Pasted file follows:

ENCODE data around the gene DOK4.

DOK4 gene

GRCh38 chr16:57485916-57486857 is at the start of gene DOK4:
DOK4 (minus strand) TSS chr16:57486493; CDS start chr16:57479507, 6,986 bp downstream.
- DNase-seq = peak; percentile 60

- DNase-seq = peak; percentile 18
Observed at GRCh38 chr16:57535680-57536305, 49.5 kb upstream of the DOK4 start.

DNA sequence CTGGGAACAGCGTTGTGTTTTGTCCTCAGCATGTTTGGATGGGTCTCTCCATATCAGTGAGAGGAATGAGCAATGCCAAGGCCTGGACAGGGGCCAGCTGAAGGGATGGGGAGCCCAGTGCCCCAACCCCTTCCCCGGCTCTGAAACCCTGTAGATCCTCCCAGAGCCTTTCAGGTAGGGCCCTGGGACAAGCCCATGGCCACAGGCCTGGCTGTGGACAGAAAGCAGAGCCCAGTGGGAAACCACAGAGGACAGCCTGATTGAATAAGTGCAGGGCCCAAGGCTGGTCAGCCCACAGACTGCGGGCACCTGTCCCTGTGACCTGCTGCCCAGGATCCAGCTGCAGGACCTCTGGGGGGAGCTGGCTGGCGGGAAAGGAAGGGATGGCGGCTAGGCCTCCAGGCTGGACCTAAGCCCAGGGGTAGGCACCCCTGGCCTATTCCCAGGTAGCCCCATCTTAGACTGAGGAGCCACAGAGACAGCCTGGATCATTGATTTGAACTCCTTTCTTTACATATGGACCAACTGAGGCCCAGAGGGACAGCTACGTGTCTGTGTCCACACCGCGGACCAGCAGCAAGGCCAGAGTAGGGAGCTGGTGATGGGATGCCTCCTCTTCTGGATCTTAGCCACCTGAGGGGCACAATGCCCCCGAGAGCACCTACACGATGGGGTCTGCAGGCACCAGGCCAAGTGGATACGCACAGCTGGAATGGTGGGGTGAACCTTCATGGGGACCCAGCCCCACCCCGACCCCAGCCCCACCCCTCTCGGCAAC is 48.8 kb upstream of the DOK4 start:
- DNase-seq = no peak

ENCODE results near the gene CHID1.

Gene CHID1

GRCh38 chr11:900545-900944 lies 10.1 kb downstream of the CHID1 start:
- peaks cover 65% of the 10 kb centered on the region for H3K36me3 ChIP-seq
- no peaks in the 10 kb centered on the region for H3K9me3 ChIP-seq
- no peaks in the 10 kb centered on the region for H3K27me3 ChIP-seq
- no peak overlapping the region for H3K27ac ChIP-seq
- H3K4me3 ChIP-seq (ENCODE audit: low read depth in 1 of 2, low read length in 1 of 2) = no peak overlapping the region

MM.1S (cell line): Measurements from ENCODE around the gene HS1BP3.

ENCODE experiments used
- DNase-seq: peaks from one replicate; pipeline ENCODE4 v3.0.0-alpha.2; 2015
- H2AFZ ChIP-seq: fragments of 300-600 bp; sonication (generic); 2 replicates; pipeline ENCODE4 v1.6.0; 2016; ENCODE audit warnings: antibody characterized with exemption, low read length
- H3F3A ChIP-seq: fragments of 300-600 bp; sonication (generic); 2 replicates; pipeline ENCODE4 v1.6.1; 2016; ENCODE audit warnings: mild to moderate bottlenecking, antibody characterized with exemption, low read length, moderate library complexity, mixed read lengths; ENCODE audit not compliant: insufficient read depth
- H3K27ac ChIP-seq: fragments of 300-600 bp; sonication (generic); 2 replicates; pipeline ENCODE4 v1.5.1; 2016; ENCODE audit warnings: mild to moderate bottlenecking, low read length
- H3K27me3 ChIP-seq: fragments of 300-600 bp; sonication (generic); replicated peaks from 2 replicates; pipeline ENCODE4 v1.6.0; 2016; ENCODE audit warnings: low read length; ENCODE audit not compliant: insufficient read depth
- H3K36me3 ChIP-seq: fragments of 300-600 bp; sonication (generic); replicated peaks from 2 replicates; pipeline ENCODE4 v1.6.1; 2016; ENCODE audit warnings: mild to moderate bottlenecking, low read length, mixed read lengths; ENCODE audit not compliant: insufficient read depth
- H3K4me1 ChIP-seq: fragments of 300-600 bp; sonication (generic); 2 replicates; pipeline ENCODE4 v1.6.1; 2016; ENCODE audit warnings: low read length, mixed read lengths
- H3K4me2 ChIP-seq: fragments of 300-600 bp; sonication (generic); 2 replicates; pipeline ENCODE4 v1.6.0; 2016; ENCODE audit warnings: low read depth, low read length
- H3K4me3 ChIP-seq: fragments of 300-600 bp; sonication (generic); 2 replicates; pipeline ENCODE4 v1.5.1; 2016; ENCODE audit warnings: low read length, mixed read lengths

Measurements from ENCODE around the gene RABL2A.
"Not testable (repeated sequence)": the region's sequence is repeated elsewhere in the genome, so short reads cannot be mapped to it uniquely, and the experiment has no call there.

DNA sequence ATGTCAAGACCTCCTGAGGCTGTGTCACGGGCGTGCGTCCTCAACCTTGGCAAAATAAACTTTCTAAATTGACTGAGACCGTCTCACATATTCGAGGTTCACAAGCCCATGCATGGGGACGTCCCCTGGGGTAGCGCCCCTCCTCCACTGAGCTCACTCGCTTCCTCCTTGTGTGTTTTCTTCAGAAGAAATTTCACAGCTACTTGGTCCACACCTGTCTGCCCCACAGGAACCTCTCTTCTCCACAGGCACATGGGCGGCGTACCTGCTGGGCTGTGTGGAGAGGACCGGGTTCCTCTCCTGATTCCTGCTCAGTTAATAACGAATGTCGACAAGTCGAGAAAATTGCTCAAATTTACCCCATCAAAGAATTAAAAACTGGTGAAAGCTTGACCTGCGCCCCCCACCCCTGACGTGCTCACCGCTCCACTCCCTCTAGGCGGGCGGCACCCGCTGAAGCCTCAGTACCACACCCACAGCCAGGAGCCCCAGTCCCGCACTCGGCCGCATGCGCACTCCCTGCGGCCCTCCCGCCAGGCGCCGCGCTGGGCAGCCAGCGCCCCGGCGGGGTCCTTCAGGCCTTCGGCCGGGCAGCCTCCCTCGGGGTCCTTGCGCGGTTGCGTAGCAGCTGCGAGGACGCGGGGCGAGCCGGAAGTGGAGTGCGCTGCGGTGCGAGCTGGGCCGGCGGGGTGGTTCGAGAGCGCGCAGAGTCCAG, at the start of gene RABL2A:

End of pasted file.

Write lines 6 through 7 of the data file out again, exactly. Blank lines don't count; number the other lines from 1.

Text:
- DNase-seq = peak; percentile 18
Observed at GRCh38 chr16:57535680-57536305, 49.5 kb upstream of the DOK4 start.